Updated 

Planning starts for massive Flamingo Road overhaul


One of Southern Nevada’s busiest east-west arterials, named for a historic resort hotel that put Las Vegas on the map, will get a $30 million makeover over the next two years.

The 14-mile length of Flamingo Road — from Grand Canyon Drive at the west end to Jimmy Durante Boulevard at the east end — will be improved with new medians, dedicated bus and bicycle lanes, 86 enhanced bus shelters with shade and seating, and fresh pavement on about 7 miles of the street. Construction also will include the installation of concrete bus panels, the surface areas where buses stop.

From end to end, Flamingo will continue to be a six-lane road with bus lanes that also will accommodate bicycles.

Flamingo won’t be widened. The entire length of the road is about 122 feet wide from sidewalk to sidewalk, although there are some sections at Flamingo’s U.S. Highway 95 freeway entrance that are 100 feet wide.

Vehicle use of Flamingo varies by time and location. It ranges from less than 1,000 vehicles per hour at the ends of the road to nearly 6,000 per hour in the busy resort corridor.

Channelized and raised medians will guide motorists on left turns and U-turns, and nonirrigated land­scaping with rock, gravel and representations of desert animals is planned.

Design work is nearing completion, and construction is expected to begin in October.

Regional Transportation Commission engineers will listen to the public for additional detailed repair ideas through the end of August. They’ll be looking, for example, to fix damaged sidewalks to make sure they’re compliant with Americans with Disabilities Act access laws.

The commission, which is coordinating the project, completed two open-house meetings this week, seeking comments from people who live and work along the road.

At the public meetings, the commission displayed 17 panels showing aerial views of the length of the project with map overlays outlining planned work. Those panels will be displayed online starting Monday at rtcsnv.com, and public comments can be submitted by email from the site.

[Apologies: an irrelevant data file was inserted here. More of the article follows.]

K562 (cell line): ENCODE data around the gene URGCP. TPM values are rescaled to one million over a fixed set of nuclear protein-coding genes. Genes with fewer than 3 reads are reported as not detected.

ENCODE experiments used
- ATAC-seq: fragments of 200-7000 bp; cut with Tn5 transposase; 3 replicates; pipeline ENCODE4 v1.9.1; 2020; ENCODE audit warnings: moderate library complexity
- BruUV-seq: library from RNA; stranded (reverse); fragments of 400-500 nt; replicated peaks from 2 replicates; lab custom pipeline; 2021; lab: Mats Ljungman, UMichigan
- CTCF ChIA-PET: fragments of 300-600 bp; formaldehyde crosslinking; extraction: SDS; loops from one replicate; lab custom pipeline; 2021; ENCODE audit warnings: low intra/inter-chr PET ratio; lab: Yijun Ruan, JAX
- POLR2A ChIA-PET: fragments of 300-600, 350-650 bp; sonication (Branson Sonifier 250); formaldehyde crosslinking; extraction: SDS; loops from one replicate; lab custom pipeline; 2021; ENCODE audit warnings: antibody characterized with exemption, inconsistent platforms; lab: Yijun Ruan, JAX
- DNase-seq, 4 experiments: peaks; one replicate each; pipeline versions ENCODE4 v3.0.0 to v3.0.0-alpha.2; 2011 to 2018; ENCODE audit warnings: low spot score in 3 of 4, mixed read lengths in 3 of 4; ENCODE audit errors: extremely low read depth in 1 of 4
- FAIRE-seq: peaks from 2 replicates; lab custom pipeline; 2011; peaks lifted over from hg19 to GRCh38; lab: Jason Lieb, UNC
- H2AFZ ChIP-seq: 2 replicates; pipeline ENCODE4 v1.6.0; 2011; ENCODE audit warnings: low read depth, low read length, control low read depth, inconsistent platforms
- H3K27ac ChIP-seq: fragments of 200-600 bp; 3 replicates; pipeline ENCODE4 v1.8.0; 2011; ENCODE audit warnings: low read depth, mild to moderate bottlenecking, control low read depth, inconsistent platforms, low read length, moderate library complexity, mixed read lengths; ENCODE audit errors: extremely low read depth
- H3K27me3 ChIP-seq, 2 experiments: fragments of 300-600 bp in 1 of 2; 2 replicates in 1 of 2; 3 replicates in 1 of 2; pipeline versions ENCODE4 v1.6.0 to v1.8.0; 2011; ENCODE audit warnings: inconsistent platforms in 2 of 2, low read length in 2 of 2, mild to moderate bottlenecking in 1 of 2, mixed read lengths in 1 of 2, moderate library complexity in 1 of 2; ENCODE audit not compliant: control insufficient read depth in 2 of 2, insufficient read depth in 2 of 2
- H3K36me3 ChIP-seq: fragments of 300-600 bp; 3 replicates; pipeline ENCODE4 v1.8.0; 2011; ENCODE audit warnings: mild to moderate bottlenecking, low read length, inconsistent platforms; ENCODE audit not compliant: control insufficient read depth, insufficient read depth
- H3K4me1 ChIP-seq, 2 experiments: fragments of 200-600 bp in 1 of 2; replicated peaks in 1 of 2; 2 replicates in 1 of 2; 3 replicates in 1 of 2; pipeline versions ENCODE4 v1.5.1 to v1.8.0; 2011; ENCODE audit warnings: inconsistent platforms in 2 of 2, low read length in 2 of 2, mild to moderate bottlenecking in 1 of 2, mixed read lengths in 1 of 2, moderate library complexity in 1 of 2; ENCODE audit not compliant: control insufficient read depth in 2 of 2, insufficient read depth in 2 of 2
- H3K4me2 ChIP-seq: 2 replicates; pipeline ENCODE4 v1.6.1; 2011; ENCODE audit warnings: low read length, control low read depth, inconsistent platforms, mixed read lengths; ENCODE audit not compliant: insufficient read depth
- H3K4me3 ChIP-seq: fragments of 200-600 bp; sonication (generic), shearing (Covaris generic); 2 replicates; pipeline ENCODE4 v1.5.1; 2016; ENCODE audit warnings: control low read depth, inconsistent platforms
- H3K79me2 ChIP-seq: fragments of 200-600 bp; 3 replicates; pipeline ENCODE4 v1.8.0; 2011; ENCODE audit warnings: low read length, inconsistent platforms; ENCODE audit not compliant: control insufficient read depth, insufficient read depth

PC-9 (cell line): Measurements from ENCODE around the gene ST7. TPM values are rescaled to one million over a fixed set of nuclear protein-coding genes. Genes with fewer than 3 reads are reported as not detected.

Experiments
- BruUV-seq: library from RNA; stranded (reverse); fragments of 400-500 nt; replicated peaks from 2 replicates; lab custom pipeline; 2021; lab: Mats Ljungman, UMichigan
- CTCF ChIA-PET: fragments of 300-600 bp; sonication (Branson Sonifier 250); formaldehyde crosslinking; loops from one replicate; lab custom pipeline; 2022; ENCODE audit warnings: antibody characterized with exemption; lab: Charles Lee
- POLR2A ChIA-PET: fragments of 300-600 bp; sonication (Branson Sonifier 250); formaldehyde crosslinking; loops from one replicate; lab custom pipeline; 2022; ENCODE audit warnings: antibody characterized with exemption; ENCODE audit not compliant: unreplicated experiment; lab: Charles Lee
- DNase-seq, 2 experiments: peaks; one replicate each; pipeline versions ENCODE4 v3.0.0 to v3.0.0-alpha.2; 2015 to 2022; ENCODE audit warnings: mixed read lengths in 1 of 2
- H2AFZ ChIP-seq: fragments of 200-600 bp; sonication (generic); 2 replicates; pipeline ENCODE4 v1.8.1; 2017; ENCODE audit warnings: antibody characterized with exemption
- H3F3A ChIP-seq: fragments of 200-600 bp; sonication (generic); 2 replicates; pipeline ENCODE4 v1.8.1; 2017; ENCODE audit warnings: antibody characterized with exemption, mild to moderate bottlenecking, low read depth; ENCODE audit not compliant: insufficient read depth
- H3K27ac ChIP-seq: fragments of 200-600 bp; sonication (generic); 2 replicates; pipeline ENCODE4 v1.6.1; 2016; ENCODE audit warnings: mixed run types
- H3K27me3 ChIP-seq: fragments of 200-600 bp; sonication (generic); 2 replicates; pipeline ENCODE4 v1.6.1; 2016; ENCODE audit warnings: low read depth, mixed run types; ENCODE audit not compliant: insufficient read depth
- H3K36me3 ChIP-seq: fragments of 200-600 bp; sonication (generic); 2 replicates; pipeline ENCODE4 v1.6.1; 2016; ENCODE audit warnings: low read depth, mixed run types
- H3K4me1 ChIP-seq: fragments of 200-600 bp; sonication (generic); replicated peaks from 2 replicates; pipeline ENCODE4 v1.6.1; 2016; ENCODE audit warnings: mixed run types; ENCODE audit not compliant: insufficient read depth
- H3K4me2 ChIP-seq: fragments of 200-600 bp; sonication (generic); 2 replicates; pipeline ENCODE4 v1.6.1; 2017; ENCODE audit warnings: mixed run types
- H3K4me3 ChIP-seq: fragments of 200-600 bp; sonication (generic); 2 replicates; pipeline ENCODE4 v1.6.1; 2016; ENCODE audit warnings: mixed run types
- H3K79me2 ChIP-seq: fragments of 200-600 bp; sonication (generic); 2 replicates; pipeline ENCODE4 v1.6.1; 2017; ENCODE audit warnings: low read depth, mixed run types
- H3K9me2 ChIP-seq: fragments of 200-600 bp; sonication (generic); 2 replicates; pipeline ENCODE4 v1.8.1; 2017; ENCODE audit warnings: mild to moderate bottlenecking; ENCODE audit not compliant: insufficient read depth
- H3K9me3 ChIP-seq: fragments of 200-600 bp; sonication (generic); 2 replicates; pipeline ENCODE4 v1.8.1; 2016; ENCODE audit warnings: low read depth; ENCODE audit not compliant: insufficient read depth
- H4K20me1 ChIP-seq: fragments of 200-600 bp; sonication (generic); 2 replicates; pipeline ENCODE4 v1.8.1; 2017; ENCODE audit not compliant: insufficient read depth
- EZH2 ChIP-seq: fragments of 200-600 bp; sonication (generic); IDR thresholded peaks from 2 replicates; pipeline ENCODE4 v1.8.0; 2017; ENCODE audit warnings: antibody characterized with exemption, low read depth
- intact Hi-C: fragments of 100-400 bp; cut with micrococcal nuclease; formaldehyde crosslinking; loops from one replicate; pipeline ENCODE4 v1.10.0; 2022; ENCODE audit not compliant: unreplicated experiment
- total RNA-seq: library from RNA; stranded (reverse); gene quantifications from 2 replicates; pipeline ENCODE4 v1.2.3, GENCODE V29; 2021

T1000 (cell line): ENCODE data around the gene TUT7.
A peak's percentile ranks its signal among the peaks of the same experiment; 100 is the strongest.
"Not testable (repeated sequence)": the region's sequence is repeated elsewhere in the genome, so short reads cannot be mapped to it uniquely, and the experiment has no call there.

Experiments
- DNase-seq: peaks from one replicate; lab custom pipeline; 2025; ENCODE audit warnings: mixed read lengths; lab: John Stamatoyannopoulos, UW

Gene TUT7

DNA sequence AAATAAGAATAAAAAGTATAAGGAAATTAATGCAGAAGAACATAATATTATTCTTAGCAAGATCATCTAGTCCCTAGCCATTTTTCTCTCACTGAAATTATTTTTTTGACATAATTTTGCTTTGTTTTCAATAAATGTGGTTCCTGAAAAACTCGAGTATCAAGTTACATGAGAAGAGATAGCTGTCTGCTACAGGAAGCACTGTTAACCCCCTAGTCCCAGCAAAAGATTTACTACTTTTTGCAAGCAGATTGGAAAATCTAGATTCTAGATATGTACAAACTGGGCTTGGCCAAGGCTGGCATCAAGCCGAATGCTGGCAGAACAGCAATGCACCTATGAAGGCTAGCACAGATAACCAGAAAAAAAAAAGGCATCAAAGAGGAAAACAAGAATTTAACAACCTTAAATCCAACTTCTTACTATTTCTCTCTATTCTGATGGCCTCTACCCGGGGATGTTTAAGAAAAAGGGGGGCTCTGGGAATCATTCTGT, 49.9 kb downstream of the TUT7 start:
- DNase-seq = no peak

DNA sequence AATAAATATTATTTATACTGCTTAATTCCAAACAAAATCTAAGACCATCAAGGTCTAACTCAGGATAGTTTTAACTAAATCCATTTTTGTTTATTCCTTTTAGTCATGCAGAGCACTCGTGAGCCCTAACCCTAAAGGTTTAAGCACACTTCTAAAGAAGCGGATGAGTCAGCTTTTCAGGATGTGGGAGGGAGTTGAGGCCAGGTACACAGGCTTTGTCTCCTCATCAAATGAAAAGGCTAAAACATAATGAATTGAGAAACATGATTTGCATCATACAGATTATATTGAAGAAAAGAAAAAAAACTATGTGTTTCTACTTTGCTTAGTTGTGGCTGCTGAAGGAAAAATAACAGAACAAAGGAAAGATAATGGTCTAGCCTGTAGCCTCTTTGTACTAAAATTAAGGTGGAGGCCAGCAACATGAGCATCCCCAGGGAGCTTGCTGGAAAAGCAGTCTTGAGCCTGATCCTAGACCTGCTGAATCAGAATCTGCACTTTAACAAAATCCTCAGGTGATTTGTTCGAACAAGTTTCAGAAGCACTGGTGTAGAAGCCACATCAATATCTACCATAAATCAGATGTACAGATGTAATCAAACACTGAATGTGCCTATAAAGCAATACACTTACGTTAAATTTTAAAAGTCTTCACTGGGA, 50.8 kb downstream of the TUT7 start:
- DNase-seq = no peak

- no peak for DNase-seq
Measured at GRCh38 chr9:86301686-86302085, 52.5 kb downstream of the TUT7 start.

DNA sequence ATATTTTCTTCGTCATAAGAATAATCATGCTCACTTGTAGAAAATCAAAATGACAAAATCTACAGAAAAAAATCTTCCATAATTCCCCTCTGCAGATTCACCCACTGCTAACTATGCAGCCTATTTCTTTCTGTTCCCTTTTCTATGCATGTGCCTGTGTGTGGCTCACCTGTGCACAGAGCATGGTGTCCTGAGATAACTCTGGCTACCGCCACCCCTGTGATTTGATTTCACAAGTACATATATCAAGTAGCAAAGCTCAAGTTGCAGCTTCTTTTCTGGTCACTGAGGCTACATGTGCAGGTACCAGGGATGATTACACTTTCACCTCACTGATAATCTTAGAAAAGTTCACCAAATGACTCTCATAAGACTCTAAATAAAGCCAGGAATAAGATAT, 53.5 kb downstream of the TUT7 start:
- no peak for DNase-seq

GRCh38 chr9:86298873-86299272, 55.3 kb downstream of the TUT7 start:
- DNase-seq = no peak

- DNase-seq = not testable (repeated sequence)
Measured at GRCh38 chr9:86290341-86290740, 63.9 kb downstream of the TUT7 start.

Commission staff members are gathering notes on detail work that could be added along the road and allaying fears that driveways and entrances would be closed for extended periods. Some construction work will be completed at night, depending on the level of traffic and proximity to residences.

Flamingo is one of the busiest traffic corridors in Southern Nevada, extending east and west from the heart of the Strip. Its intersection with Las Vegas Boulevard is home to Caesars Palace, Bellagio, Bally’s and Caesars Entertainment’s revamped Cromwell boutique property.

Flamingo skirts the University of Nevada, Las Vegas, and carries 15 bus transit routes across the valley, including Route 202, which carries more than 12,000 passengers a day, the most frequented line in the area. The commission envisions corridor improvements to benefit motorists, cyclists and pedestrians as well as bus riders.

The commission envisions improvements to be paid with revenue generated by fuel taxes indexed to the rate of inflation. The Clark County Commission approved the indexing plan to keep up with the cost of materials and labor, raising an additional $700 million to fund 185 projects and creating an estimated 9,000 jobs.

For motorists, the cost is 3 cents a gallon, about 10 cents a day through December 2016 for the average motorist.

“Most of the questions we’re getting are from people who want to know how it’s going to affect their businesses,” said Girlie Boorboor, the project construction manager for the commission who also oversaw 2012’s 12½-mile Sahara Avenue improvement project parallel to Flamingo about two miles to the north. “We’re assuring people that no one will be completely blocked and closures will be minimal.”

Project engineers will coordinate sequenced schedules that minimize the impact of traffic.

Flamingo won’t become a 14-mile construction zone. Work will be completed in segments, so the entire project won’t end until September 2015. It’s estimated that 7 miles of the route would be repaved and restriped.

Contact Richard N. Velotta at rvelotta@reviewjournal.com or 702-477-3893. Find him on Twitter: @RickVelotta.

 

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